One of the complaints that always seems to be leveled against Star Trek fans asking for Star Trek Online to be faithful to their concept of the license is that they supposedly are demanding a "Star Trek simulator." This is usually followed by the diversionary claim that what the Star Trek fans really want from STO is a glorified chat room in which what little gameplay there is will be about scrubbing plasma conduits and watching the dials on the matter/antimatter reaction assembly.
We're never going to get past this silly level of chatter until we have a shared understanding of what we mean by "simulation."
To start with, "simulation" means a heck of a lot more than just "complicated starship controls."
What we're really talking about when we ask for simulationist features in Star Trek Online is for unique aspects of the world of Star Trek to be implemented as features of the gameworld. Not the trivial stuff -- virtually no one has ever seriously insisted that Jeffries tubes simply must be implemented or they won't play -- but the operational features, the things that characters in the world of Star Trek can do that help tell interesting stories.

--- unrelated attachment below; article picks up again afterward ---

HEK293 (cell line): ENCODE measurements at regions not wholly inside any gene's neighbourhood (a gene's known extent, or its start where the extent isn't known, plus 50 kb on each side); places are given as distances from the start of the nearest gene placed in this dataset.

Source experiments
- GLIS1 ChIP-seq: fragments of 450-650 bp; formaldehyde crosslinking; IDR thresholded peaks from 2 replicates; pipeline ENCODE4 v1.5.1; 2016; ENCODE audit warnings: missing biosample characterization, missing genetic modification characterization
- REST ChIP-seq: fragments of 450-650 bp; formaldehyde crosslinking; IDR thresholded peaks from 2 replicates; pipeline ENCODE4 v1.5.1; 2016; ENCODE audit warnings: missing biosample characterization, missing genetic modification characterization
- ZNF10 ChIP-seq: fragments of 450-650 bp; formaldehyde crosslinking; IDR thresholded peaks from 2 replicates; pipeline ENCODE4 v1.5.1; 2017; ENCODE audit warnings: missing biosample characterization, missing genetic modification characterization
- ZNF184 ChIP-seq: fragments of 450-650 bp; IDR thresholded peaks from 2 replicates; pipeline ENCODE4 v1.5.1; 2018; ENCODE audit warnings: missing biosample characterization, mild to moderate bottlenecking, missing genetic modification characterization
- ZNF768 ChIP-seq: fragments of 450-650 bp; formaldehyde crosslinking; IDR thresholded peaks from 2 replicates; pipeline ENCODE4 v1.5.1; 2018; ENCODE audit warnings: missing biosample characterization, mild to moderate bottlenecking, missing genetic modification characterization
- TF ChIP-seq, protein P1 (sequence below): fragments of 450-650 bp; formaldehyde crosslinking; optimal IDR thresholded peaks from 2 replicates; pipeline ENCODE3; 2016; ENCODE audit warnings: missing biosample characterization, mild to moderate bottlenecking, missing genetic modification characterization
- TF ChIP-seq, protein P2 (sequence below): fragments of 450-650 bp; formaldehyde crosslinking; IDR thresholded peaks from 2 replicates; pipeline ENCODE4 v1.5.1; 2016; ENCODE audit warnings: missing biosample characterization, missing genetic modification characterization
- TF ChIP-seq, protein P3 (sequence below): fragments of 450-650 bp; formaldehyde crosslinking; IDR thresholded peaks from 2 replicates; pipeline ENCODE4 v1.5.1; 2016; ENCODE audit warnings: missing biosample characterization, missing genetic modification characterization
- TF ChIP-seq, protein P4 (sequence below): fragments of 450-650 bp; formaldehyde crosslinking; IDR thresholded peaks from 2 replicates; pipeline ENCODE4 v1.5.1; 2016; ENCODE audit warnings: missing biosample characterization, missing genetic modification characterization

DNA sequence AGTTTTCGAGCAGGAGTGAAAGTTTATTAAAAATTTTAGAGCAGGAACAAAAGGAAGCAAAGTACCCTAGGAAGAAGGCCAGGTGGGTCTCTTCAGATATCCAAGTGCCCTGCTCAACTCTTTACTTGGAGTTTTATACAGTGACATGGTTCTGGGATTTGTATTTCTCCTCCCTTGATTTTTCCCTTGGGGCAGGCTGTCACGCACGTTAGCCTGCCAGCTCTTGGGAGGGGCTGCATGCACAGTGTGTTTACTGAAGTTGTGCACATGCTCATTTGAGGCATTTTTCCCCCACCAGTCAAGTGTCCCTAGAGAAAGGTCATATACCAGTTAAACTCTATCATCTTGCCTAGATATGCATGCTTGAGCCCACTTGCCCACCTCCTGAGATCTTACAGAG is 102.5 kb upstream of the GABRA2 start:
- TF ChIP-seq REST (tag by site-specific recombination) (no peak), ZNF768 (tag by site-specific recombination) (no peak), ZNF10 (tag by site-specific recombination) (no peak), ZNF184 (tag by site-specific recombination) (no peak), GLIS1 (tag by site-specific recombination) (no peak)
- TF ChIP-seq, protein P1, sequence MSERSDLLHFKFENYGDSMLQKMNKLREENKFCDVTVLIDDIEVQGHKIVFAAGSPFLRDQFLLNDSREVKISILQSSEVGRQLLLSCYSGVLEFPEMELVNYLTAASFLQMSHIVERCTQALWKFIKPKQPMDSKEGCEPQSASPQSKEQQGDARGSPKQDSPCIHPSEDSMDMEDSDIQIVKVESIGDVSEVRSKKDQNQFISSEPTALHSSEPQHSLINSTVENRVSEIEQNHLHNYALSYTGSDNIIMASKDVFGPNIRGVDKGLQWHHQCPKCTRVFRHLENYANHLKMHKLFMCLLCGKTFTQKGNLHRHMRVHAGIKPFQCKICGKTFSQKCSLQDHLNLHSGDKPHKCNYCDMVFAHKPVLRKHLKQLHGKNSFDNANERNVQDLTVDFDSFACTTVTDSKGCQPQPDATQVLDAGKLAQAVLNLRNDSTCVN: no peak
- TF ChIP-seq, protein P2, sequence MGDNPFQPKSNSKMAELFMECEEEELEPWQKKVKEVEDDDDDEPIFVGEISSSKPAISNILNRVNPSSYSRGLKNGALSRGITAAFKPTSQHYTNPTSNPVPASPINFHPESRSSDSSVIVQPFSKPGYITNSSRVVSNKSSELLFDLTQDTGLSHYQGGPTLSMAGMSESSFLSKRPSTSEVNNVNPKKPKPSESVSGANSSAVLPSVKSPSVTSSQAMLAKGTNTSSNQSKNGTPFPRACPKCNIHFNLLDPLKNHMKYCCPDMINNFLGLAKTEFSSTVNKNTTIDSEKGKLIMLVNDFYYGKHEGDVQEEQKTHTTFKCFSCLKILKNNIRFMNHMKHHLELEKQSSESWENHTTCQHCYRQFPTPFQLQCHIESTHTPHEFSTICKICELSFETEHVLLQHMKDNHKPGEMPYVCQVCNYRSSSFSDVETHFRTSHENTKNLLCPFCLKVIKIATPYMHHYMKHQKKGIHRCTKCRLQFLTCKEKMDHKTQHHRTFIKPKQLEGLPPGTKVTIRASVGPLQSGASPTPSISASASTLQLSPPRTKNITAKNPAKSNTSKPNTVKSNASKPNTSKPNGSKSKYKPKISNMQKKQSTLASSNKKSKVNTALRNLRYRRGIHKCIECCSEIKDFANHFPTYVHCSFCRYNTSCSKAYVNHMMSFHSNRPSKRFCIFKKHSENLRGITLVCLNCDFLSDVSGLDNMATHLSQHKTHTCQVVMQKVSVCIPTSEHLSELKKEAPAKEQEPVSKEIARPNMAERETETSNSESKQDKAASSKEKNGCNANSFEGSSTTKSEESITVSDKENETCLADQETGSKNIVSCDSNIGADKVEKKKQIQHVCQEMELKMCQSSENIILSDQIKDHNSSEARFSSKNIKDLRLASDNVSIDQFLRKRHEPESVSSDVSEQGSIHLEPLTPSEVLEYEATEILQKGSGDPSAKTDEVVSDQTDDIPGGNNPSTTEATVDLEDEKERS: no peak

Certainly that includes wanting starships to be implemented as large, mobile, multi-person, multi-system tools. Starships are a major story-telling tool in Star Trek; it would be a mistake not to implement them as high-functionality systems. (It's a big hint to Cryptic that detailed starship controls are the first thing everybody seems to think of when the subject of "simulating Star Trek" comes up.)
But simulating Star Trek goes far beyond just starships. And it doesn't only benefit the simulationist gamers and hardcore Star Trek fans.
For one thing, Star Trek is also about cultures and organizations. The point of having starships is to be able to go to new places and meet interesting people (and survive the trip!). What's the current state of relations between the Federation and the Klingon Empire? Heck, what's the current state of the Klingon Empire? Is Martok still running the show? What challenges is he facing, both internally and externally? Military? Political? Technological? Economic? Social? All of the above?
And what about the Romulans? Who are they allied with currently, and why? (And for what benefit, and how long will the alliance last?)
What about the smaller political entities? Are they moving toward joining up with the Federation, or are they looking elsewhere for support? Why? What does the strategic map of near-Federation space look like? Where are the key resources, and who holds them, and what do they want?